During a recent five hour trip in the car, my lovely wife Sue and I passed the time by trying to remember places we have visited or been to. This is harder than you think when you realize you have to think back almost FIFTY years to remember, but I’ll try. I’m doing this alphabetically to help jog my memory…
Never set foot on soil, but I did fly over Alaska on my 24 hour flight to the Philippines. Same flight, landed at Tachikawa AFB to refuel, so I was in Japan, but never set foot on soil. Same flight, passed over Guam.
These meetings are booked at desirable locations but at bad times of the year when the rates are the cheapest. I got to play golf and volleyball in Scottsdale but the temperature was in the 40’s. Since I’m pretty sure I wouldn’t have played at all under normal desert air conditions (100 degrees) I guess it wasn’t that bad after all
Tymnet was based in Cupertino, so I got to see the “silicon valley” up front and personal – many, many times. I was struck by the landscape which was mountainous and the trees were SO different than Ohio. One sales trip for them got me to San Diego. The good news? The weather there truly is amazing. The bad news? I was sick as a dog the whole time – went through two bottles of cough syrup and had to listen to a motivational speech by Lou Holtz. Another trip got me to San Francisco and I ate a meal in China Town and bought chocolate at Godiva Square. I’ve never set foot in Los Angeles, but that trip mentioned above about Alaska started in Detroit and the second leg was at LAX, but I never got off the plane.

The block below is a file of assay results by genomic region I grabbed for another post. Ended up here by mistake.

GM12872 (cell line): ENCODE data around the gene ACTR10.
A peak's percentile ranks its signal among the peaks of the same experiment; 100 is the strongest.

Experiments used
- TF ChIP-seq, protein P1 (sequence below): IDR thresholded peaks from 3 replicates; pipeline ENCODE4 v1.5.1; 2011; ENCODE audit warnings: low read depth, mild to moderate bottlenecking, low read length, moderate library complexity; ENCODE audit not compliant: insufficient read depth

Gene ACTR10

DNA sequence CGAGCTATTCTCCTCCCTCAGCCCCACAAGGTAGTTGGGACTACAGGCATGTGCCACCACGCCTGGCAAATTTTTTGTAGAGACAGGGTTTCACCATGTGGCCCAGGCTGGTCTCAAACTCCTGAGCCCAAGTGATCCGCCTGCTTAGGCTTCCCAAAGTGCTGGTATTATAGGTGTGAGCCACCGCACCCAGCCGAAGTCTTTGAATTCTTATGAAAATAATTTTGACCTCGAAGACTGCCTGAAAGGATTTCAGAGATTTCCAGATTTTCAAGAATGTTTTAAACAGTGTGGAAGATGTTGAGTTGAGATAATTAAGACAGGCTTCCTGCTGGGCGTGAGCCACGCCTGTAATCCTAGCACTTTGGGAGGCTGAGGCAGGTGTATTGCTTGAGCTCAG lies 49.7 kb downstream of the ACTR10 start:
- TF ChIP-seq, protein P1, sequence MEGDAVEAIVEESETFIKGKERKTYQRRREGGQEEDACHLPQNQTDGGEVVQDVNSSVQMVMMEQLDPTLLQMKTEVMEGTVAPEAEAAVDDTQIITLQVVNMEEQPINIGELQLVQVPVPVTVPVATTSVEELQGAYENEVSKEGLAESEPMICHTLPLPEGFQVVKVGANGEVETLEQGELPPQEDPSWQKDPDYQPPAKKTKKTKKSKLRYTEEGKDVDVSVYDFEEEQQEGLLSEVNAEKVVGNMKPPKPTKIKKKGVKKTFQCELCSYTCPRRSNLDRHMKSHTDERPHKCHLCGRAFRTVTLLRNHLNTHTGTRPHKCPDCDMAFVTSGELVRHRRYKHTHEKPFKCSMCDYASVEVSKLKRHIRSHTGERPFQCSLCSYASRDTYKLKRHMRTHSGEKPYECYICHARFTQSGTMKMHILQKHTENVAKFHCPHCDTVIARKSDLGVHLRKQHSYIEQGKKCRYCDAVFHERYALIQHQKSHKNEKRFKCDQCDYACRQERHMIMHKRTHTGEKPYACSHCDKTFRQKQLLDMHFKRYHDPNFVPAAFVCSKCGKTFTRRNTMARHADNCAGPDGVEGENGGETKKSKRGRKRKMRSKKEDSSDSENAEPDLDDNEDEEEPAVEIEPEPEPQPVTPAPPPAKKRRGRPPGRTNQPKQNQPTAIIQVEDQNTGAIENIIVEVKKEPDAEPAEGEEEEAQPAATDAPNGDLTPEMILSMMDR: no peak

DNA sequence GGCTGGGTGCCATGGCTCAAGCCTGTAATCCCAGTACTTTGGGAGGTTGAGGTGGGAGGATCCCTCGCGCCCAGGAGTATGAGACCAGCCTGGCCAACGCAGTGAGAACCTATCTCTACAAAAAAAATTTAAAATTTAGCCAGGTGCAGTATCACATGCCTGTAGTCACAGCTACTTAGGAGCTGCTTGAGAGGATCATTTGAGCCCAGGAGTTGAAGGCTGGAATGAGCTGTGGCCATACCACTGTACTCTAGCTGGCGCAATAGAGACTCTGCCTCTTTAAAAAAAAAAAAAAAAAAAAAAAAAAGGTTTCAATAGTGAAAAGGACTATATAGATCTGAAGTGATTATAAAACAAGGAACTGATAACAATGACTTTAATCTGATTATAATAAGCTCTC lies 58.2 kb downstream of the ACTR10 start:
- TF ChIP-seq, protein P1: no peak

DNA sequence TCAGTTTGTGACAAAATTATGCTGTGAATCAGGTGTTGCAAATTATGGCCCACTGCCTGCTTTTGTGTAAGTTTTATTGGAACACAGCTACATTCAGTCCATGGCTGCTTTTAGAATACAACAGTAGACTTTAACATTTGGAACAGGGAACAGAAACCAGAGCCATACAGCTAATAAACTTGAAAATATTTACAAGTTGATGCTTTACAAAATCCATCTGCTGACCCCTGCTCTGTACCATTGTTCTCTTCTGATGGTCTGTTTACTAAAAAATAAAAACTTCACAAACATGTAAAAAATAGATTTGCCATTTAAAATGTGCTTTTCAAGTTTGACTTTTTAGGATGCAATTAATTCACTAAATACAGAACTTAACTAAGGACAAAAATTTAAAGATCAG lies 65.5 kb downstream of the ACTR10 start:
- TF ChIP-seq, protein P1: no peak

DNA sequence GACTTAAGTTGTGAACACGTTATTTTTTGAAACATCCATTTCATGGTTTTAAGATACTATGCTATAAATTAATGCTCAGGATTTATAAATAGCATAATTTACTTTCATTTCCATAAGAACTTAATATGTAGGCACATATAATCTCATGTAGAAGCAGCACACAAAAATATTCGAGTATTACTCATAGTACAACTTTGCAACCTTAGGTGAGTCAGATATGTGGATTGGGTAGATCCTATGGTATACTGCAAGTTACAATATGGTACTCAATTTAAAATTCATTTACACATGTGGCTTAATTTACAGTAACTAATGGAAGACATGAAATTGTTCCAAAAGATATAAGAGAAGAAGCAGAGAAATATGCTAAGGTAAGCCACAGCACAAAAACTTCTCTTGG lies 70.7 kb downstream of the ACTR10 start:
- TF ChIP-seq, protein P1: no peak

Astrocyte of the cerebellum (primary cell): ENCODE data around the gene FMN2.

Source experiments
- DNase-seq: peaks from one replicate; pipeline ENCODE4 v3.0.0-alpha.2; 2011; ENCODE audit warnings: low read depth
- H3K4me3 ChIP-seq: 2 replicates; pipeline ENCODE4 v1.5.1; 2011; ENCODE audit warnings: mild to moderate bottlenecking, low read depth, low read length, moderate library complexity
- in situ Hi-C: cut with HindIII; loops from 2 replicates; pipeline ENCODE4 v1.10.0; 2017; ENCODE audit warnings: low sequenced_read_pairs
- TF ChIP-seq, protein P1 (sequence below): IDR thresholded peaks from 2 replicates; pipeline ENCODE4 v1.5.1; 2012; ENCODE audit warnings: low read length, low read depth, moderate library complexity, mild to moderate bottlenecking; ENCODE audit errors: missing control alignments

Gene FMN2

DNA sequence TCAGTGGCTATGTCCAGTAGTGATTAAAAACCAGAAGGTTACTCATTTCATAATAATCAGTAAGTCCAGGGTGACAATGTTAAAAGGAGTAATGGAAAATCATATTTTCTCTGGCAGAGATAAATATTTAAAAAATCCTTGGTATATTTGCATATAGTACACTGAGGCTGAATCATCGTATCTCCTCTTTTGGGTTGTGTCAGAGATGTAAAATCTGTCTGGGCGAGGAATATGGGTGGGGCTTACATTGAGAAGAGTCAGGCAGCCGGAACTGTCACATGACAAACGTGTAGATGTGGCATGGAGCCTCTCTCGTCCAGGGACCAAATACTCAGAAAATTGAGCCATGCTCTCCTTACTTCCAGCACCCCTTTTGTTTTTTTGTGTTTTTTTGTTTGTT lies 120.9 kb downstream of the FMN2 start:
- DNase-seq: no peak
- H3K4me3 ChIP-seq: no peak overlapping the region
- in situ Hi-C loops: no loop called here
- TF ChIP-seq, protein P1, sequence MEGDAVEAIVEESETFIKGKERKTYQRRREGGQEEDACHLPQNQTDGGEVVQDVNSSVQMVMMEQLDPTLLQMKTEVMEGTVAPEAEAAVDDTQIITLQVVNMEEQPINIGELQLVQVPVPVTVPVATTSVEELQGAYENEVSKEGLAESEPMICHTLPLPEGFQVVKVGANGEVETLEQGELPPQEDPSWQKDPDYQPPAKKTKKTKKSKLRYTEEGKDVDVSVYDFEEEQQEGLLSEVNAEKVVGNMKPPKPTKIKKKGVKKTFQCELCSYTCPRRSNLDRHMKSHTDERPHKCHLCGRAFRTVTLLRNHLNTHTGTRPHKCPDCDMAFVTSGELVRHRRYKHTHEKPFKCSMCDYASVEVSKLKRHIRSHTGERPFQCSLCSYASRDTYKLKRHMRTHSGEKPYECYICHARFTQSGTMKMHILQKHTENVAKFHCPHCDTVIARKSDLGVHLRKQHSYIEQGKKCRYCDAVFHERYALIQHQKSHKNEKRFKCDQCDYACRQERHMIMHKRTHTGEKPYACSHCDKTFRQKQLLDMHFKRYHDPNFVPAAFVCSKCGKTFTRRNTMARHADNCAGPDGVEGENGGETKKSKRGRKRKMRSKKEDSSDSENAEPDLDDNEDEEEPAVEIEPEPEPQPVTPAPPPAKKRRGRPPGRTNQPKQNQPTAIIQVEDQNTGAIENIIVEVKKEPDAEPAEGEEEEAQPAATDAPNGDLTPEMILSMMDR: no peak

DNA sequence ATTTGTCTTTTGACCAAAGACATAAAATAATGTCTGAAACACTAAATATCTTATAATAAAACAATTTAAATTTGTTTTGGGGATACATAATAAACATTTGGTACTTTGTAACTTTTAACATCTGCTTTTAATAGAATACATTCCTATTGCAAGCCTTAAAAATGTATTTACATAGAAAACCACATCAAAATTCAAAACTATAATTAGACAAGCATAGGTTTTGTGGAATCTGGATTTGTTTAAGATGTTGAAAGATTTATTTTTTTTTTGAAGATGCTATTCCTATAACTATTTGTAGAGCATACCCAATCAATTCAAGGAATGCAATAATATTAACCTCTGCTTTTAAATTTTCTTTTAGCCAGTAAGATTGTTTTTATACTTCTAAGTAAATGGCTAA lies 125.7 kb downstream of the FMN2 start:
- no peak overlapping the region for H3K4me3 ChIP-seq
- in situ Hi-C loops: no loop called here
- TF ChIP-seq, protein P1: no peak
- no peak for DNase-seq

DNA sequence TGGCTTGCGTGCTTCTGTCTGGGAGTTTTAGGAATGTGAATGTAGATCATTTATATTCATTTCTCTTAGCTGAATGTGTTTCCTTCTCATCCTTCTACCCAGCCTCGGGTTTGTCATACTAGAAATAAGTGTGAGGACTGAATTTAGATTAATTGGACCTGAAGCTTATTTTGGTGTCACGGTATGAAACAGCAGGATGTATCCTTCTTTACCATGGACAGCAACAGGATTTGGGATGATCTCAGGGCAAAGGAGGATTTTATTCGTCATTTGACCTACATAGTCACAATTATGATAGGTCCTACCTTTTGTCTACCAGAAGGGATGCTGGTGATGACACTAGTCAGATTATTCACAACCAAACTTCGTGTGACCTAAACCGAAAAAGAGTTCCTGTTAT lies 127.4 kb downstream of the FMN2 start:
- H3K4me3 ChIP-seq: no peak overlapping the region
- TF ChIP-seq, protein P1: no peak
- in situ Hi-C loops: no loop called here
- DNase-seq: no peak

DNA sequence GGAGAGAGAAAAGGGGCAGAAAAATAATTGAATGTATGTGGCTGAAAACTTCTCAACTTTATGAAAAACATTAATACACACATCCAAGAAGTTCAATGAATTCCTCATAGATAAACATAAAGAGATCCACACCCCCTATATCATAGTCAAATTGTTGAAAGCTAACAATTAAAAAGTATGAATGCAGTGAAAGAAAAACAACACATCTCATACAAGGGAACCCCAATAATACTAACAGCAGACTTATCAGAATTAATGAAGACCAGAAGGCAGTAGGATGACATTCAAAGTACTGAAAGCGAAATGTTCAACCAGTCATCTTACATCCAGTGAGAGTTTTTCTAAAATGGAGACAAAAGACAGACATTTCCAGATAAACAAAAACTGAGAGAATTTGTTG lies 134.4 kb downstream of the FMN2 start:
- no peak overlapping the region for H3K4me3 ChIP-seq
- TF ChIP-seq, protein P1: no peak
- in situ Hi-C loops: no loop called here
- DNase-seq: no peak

Connecticut – Darien
As a Regional Support Manager, I had eleven people reporting to me, including two supervisors. One of the sales offices I used to visit was managed by Harry Ruda, a Jewish wildman who was a big Phil Ochs fan. Harry was a little nuts, but a great salesman. He lived in Darien of course, which is why the office was there. We had some accounts there, but most of his damage was done in New York. This was one of my most frustrating visits, because I would rent a car at LaGuardia and drive up. The problem was returning – I always missed my flight and wound up on the last flight out back to Cleveland, which didn’t get me home until after 11:00pm. Nothing like passing the time at an expensive airport – trying hard not to eat much because it was so expensive and you knew dinner was waiting at home. Nice area, but I don’t miss it.
Florida – multiple locations
I was salesman of the year in 1976 for Anacomp and won a trip to the company condo in Sarasota. I must admit, driving there drove me crazy, it’s true what they say about the old people who drive slow. And yes Josh, THAT was the trip! One of my friends from the Air Force, Tony Prebil from Chicago took an accounting job in Jacksonville and bought a condo. We visited him and it was a very nice place. Unfortunately, he lost his job, couldn’t find another and lost his house. He wound up living with us in Westlake for over a year just prior to us moving to Hudson. I haven’t spoken to him since I dropped him off on the Ohio Turnpike in 1988. His sister was picking him up. Don’t know what happened to him, but I think I can safely say, we all had enough of him to last a LONG time. And of course, we took a family vacation to Disney World and Epcot Center. Jess was terrified of the haunted house ride and I can still hear “It’s A Small World” in the back of my brain.